Three separate optometrists have told me (without my even having asked them) that I should not even consider Lasik because my prescription is so bad that the surgery would increase the odds I'd get cataracts in my 60s and older to unacceptable levels. One of those optometrists said I should wait until advances in eye surgery make implantable lenses a better possibility, but the thought of that (or, frankly, any corrective eye surgery), makes me squeamish.

Needless to say, I haven't asked about PRK either.
posted by tckma at 3:43 PM on June 12


I know this is just anecdotal evidence for you, but coming from a doctor I trusted for many years (before I moved), this was enough for me to decide Lasik isn't worth it.

As another anecdotal point, my dad is an optometrist, who won't recommend Lasik for any of our family (who all wear glasses), for this same reason. He says people who have it generally end up back in glasses at some point in the future, and have more complications with wearing contacts after having had Lasik.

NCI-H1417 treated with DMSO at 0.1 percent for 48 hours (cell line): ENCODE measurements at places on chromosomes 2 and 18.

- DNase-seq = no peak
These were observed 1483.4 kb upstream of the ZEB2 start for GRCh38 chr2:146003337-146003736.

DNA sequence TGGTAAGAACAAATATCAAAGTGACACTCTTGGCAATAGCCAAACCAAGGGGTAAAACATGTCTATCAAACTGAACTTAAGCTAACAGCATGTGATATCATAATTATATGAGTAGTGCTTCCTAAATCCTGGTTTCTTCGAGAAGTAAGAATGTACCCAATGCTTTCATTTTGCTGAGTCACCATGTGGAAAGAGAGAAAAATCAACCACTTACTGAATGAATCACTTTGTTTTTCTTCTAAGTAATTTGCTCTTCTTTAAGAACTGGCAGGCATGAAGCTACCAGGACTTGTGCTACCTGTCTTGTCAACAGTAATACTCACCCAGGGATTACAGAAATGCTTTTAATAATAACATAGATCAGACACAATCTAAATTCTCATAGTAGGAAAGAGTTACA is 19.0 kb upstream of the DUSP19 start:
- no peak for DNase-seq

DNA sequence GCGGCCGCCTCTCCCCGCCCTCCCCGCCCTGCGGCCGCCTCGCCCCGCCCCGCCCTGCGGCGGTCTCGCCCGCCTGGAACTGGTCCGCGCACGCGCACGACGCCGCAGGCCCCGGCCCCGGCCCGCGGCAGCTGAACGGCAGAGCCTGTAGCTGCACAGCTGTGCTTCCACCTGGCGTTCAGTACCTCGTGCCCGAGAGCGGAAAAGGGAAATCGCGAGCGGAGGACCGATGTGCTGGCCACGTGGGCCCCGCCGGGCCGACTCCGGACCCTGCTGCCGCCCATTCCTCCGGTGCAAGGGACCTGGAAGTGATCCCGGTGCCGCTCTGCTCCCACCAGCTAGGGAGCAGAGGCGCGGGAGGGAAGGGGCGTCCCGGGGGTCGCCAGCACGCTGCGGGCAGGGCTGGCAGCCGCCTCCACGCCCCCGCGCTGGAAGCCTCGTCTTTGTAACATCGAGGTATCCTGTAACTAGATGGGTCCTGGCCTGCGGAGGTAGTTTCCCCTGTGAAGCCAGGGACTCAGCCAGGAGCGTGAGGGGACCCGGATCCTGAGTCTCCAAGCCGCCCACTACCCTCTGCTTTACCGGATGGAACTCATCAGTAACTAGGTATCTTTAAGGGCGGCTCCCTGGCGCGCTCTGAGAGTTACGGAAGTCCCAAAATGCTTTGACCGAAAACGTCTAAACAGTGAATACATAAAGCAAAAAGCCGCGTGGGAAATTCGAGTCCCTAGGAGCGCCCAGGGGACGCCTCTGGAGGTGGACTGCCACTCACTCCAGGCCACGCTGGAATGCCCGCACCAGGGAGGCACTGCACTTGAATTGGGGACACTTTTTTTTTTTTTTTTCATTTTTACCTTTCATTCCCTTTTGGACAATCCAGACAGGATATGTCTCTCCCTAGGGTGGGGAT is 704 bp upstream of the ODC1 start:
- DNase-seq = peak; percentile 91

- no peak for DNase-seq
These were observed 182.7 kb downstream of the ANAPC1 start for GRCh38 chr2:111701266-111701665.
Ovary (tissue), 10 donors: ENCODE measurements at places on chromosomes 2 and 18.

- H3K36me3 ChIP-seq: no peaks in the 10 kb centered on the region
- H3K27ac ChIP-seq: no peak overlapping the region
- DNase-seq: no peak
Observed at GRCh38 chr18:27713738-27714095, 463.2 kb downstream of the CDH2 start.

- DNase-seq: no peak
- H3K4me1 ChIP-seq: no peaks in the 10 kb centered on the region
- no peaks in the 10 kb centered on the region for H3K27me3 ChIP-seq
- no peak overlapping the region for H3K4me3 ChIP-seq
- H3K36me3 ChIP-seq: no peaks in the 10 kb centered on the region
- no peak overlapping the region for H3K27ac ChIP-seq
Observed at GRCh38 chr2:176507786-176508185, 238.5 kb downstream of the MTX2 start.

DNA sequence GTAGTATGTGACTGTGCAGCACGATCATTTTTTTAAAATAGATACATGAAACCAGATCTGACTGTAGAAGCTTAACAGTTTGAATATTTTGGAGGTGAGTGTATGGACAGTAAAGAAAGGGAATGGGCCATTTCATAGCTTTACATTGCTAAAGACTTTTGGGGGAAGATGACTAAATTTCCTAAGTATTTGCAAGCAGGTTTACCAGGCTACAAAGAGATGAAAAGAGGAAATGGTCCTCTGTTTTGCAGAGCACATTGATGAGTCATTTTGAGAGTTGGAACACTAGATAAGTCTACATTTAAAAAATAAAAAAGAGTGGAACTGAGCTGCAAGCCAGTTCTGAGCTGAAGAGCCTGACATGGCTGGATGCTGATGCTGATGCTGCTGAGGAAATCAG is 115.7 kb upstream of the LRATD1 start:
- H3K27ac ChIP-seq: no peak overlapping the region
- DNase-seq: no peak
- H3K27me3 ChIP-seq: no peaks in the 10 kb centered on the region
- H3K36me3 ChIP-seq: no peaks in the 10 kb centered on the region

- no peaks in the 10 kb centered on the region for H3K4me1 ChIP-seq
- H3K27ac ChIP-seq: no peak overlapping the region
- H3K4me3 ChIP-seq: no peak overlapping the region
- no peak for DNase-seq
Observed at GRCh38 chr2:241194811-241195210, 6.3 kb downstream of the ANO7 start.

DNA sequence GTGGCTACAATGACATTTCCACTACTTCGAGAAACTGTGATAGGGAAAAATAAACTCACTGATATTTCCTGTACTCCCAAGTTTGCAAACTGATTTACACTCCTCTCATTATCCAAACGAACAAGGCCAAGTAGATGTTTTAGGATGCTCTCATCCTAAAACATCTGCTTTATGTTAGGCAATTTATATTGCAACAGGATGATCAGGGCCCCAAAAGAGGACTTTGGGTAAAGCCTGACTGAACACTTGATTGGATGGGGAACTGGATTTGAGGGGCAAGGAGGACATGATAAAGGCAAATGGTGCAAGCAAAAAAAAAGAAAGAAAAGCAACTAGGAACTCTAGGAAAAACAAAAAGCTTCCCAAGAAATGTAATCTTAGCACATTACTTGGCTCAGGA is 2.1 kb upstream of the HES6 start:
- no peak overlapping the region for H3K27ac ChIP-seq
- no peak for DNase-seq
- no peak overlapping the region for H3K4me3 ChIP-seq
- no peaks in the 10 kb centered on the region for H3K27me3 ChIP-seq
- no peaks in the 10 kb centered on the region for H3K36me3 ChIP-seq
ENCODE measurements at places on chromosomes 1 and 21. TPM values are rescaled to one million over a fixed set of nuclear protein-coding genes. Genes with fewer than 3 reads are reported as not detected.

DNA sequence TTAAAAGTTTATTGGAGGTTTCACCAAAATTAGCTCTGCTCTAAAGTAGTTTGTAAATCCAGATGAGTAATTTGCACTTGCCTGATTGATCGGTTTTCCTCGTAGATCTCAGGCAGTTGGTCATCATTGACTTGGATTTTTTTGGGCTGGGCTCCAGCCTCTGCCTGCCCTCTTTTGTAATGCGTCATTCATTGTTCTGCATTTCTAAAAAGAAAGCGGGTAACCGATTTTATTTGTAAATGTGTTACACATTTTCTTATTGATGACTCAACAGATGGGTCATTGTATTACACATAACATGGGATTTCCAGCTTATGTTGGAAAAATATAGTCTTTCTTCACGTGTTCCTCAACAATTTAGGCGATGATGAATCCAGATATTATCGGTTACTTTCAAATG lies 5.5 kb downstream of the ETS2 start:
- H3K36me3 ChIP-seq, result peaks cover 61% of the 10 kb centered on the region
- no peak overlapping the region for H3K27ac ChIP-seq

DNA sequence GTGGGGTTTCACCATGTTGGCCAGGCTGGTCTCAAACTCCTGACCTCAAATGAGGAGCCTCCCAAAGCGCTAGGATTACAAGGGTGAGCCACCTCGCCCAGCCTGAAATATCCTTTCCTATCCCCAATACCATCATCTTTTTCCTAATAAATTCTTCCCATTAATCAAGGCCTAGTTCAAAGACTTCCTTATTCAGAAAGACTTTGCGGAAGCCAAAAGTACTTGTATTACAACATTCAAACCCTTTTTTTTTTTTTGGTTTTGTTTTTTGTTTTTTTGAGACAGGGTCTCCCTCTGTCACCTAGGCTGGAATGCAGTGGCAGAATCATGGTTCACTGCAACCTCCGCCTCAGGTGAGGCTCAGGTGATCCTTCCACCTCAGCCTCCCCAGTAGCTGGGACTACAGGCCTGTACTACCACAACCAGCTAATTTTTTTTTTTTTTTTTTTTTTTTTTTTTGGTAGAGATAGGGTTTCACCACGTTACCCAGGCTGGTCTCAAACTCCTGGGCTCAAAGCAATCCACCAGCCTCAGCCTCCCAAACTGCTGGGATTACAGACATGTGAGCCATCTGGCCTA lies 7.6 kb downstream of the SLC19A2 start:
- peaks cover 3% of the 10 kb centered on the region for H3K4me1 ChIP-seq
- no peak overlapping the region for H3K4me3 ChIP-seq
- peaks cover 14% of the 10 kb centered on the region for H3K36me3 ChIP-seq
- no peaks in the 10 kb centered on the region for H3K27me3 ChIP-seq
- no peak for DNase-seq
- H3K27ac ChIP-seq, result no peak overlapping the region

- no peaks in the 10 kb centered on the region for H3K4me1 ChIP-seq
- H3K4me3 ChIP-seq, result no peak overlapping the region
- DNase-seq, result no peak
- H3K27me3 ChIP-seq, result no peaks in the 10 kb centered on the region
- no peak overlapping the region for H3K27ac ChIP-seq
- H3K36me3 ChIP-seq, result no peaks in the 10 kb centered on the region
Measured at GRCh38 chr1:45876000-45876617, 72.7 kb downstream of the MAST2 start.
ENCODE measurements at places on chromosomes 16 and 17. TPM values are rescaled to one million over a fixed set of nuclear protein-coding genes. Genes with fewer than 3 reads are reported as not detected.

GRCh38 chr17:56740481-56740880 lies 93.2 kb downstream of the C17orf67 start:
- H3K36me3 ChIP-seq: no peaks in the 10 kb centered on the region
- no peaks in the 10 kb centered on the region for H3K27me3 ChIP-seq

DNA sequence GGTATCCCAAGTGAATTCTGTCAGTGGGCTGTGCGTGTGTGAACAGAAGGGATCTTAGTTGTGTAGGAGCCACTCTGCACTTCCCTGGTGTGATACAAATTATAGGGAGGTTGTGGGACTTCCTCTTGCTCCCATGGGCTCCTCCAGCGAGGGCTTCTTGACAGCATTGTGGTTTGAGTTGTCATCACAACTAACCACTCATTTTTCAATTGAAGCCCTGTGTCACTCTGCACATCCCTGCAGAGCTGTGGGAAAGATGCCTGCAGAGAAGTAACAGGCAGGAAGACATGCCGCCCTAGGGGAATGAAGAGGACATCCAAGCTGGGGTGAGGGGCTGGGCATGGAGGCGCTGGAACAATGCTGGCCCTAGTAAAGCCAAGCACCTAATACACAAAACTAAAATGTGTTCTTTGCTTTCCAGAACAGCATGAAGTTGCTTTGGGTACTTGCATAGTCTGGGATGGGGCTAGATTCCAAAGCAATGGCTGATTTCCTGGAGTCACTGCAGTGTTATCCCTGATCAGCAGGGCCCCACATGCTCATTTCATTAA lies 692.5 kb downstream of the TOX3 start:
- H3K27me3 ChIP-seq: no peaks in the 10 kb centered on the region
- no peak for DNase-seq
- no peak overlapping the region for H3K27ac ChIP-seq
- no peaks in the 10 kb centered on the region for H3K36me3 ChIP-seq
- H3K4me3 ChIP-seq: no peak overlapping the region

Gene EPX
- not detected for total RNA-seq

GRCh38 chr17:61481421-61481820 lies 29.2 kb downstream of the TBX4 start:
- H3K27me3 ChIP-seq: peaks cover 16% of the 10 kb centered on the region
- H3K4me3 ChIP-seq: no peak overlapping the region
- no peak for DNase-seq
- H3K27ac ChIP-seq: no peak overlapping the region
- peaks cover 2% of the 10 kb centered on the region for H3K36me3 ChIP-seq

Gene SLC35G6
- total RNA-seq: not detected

Also, while rare, the complications can be catastrophic, he's had a patient before with permanent, uncorrectable, triple vision because the laser was programmed on the wrong angle.
posted by T.D. Strange at 3:49 PM on June 12 [2 favorites]


I've worn glasses or contacts since ten years old, and regularly checked with my doctor about advancements in any of these procedures. His approach to eye care was simple - use the least invasive and least destructive method of vision correction you can. Glasses are great - easy to change, take off, etc. Contacts are second - non permanent, but more risks involved. LASIK much farther down the list - higher risk, potential long term damage.
posted by shinynewnick at 5:04 PM on June 12 [1 favorite]